The profound implications of the birth of a girl are seen on the deep lines of the woman’s mother, the news is to be passed on to the rest of the family. As the grandmother’s relative goes down the spiral stairs of the hospital to the street outside, she is asked if she has change to make a telephone call by two women, Arezou (Mariam Palvin Almani) and Nargess (Nargess Mamizadeh). And thus begins another narrative about these two women temporarily out of prison. They are trying to raise cash for a bus ticket to Nargess’s hometown a place that is supposedly paradise while they try to avoid the police. While Nargess does manage to buy a bus ticket, she does not board the bus what about Arezou? Nargess tries to see her friend Pari (Fereshteh Sadr Orfani) who has recently escaped from prison and is pregnant and unmarried and is trying to get an abortion. Unable to find anyone who can help (papers need to be signed for the procedure and permission granted by the woman’s husband), she roams the streets of Teheran and encounters a poor woman as she prepares to abandon her child (a girl) who she can no longer support.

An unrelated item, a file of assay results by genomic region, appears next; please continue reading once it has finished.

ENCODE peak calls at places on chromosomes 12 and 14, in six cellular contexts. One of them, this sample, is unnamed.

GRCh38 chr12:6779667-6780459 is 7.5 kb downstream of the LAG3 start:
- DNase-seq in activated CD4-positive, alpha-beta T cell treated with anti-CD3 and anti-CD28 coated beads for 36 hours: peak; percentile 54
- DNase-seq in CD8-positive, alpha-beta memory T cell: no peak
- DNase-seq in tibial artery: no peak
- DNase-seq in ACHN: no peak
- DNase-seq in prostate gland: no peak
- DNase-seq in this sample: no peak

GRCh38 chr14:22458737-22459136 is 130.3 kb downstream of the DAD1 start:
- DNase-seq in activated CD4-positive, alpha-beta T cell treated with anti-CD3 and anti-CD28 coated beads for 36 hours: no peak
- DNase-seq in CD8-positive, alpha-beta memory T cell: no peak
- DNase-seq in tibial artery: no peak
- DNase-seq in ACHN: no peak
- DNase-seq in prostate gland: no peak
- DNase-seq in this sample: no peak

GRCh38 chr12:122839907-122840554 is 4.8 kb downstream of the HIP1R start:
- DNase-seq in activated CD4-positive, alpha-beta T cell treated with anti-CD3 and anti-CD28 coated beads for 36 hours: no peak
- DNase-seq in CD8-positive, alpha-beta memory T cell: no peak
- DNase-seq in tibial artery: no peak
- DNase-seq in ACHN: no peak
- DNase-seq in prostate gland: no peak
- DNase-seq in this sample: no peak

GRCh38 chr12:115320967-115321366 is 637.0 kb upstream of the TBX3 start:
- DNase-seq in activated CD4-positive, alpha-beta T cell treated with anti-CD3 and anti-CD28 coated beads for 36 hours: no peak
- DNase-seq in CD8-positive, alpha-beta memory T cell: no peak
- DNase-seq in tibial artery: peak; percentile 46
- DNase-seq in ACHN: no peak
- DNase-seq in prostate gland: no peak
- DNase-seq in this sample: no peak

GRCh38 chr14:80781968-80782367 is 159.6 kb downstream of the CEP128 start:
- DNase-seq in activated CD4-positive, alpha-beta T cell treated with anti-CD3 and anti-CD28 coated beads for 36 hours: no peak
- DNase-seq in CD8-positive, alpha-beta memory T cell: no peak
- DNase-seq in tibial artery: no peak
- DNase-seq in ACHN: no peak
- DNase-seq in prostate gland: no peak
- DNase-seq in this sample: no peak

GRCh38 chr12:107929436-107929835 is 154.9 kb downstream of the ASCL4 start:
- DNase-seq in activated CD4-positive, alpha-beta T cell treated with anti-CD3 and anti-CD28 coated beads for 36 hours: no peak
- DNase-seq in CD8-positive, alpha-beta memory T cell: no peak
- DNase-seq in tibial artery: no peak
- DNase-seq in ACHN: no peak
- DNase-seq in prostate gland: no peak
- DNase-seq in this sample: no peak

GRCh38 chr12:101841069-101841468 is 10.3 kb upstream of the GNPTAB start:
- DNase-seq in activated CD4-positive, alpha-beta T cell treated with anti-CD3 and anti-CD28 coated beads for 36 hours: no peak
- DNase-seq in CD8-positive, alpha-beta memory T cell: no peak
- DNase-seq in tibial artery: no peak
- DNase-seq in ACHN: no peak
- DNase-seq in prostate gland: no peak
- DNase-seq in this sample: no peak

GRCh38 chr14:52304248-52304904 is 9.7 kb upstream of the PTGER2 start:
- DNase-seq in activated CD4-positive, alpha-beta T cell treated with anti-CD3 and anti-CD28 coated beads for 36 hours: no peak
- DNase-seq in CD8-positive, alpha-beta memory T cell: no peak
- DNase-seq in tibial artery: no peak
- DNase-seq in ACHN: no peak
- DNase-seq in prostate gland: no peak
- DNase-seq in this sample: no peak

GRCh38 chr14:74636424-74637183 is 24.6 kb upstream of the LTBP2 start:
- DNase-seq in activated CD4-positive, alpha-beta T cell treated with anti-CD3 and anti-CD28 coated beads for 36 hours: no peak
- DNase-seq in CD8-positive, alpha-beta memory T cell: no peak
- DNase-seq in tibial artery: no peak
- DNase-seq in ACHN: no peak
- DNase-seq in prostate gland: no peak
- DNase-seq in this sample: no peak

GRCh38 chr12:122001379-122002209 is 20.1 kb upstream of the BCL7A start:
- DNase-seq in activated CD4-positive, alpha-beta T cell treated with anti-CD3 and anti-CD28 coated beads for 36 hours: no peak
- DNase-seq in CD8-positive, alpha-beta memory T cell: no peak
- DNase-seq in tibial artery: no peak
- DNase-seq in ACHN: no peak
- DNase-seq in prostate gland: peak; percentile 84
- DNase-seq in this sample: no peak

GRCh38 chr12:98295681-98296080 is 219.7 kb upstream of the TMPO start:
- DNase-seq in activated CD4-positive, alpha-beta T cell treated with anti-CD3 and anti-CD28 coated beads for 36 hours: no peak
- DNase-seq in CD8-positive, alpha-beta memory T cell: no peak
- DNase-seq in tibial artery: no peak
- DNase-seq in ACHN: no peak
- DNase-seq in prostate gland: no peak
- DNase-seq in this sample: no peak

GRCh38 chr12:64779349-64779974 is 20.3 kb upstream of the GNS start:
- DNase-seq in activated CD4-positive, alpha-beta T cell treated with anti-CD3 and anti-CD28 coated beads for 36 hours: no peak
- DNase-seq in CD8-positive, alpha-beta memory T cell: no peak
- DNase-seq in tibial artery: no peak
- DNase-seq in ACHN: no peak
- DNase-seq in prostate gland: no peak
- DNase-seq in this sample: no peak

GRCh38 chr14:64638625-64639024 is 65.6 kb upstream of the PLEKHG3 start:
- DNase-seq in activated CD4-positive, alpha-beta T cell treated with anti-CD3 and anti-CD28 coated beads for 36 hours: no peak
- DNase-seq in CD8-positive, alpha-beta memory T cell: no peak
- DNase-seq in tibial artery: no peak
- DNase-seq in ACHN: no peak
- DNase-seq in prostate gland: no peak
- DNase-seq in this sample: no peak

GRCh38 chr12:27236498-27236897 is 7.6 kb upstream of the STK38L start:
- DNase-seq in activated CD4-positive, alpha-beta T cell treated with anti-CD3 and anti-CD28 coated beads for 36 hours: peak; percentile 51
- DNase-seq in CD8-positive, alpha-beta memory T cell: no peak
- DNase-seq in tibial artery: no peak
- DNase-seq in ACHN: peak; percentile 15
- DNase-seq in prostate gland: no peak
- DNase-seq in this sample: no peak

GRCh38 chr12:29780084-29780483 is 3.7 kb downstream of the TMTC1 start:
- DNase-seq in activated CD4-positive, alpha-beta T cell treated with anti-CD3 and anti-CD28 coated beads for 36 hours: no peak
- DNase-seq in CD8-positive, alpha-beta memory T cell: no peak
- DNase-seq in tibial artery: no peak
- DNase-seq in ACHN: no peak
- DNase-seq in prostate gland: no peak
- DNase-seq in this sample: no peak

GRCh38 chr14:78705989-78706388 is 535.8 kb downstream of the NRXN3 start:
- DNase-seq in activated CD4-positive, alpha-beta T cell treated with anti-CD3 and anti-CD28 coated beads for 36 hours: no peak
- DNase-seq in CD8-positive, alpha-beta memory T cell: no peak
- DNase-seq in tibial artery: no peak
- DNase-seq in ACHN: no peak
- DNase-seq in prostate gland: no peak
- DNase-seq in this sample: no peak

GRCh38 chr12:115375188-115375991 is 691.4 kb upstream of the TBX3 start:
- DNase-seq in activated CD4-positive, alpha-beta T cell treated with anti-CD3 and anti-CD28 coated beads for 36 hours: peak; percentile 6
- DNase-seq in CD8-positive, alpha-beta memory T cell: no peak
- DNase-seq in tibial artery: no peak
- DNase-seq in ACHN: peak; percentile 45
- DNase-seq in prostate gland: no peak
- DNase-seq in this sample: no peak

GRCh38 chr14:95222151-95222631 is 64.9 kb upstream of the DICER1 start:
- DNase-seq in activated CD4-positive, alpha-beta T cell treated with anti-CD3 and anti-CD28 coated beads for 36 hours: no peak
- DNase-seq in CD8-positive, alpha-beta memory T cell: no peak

This movie is characterized by a number of riveting yet seemingly random converging narratives, where one character’s story ends another one begins, but does it? There are motifs alluding to a circle throughout the film. The opening long continuous shot down the spiral staircase in the hospital, Nargess watching Arezou go up the circular staircase of an office building as they try to raise money, and the chilling closing scene.